...

The ancient ideas about salvation [...] do not in themselves place us under any critique, except in so far as, in their own way, they posit the criterion of Jesus as final source of salvation. Anyone who fails to see this distinction is proposing not Jesus Christ but one particular bit of religious culture as the norm of Christian faith -- and ceases to be faith in Jesus of Nazareth [...] In him we find final salvation, well-being. This is the fundamental creed of primitive Christianity.

(Edward Schillebeeckx, ‘Jesus: An Experiment In Christology’, pg. 23.)


I just found the whole thing absolutely incredible. These doctrines seemed unproven, abstract. And to my astonishment, when I began seriously studying other traditions, I began to realize that belief -- which we make such a fuss about today -- is only a very recent religious enthusiasm that surfaced only in the West, in about the 17th century. The word "belief" itself originally meant to love, to prize, to hold dear. In the 17th century, it narrowed its focus, for reasons that I'm exploring in a book I'm writing at the moment, to include -- to mean an intellectual assent to a set of propositions, a credo. "I believe:" it did not mean, "I accept certain creedal articles of faith." It meant: "I commit myself. I engage myself." Indeed, some of the world traditions think very little of religious orthodoxy.

(Karen Armstrong, Ted Talk, https://www.ted.com/talks/karen_armstrong_makes_her_ted_prize_wish_the_charter_for_compassion/transcript?language=en @2:34)

So if religion is not about believing things, what is it about? What I've found, across the board, is that religion is about behaving differently. Instead of deciding whether or not you believe in God, first you do something. You behave in a committed way, and then you begin to understand the truths of religion. And religious doctrines are meant to be summons to action; you only understand them when you put them into practice.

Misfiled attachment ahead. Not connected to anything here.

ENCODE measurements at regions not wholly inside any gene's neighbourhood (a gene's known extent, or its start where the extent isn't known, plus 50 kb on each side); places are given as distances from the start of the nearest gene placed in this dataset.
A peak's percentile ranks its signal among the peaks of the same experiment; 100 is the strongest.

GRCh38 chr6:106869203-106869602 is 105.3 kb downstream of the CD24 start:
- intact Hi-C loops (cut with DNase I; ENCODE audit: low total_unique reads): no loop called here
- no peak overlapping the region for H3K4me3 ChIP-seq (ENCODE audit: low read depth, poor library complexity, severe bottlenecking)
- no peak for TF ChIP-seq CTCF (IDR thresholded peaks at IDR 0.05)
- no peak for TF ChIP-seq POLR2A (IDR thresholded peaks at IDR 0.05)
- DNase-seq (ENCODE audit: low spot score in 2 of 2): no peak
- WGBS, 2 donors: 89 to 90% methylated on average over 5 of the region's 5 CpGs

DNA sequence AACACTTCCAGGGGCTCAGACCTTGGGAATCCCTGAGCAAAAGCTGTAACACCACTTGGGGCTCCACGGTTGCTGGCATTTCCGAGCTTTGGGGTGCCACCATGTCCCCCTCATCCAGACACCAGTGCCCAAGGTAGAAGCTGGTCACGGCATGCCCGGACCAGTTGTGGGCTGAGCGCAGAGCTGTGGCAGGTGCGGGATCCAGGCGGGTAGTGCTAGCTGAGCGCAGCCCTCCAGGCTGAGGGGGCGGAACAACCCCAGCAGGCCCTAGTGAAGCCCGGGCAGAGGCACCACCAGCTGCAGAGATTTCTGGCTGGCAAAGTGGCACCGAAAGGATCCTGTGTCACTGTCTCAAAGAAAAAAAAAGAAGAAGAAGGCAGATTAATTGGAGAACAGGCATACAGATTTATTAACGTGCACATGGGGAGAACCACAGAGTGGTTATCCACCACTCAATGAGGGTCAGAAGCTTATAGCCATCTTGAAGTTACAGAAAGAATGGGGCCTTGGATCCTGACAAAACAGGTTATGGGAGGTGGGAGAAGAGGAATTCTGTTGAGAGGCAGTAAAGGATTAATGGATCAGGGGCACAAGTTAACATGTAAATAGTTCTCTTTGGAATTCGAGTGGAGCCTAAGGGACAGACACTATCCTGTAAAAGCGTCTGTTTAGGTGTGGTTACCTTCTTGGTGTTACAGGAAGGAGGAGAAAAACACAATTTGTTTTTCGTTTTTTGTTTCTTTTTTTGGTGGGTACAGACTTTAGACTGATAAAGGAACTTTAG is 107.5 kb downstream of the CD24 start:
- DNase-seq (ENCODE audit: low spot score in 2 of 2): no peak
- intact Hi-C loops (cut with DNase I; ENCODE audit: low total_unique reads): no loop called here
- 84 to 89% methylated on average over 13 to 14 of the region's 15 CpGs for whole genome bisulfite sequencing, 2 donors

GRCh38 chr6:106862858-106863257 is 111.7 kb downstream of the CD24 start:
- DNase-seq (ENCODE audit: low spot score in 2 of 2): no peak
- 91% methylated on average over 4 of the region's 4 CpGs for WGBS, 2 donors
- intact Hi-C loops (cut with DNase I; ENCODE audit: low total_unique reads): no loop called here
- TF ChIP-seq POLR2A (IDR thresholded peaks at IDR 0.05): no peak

(Ibid, @4:13)
« Last Edit: July 28, 2020, 01:29:59 pm by shoyt »

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Re: A pragmatic argument for Evangelism (Pascal’s Wager)
« Reply #12 on: July 28, 2020, 01:34:22 pm »

Pascal lived in a society that was Roman Catholic, so the wager was 1) believe in Roman Catholicism, or 2) be an atheist.
In such a society, his wager MAY have made sense.

Today the wager is 1) be an atheist, 2) be a Roman Catholic, 3) be a Baptist, 4) be a Mormon, 5) be a Jehovah Witness, 6) ..........   N)
where N is the number of Christian sects that say if you choose the wrong Christian sect you aren't saved.

So your probability of picking the right sect is 1/N.

Are you feeling lucky?

This is the many gods objection; the solution is to multiply the utility of choosing correctly (usually some form of infinity) times the credence you give to that worldview; if you think Islam is more likely to be true than Christianity (for example), you should wager for that.

If you think there's a 50/50 chance that Atheism is true, 1/100 for Christianity, 5/1000 for Islam, and negligible credence to everything else, your mostly logical (pragmatic) choice is Christianity, because it maximizes expected return. If you think there's a higher-probability worldview than Christianity that promises an equivalent return, go for that instead.
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Free at last, they took your life.
They could not take your pride."

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Re: A pragmatic argument for Evangelism (Pascal’s Wager)
« Reply #13 on: July 28, 2020, 01:43:03 pm »
Put it this way. Say there was a lottery with a googleplex dollars reward, but only one in a billion chance to win. Should you spend your entire life savings buying tickets? I think any rational individual would say no, obviously not. So an "expected value" approach breaks down in these kind of cases.

One issue with your analogy is that there is no consequence for not playing the lottery; this is different from Pascal's Wager, where 'not playing the lottery' means you still have to deal with the consequences of being wrong.
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They could not take your pride."

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lapwing

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Re: A pragmatic argument for Evangelism (Pascal’s Wager)
« Reply #14 on: July 28, 2020, 02:00:38 pm »
JWs a "Christian" sect - hmm?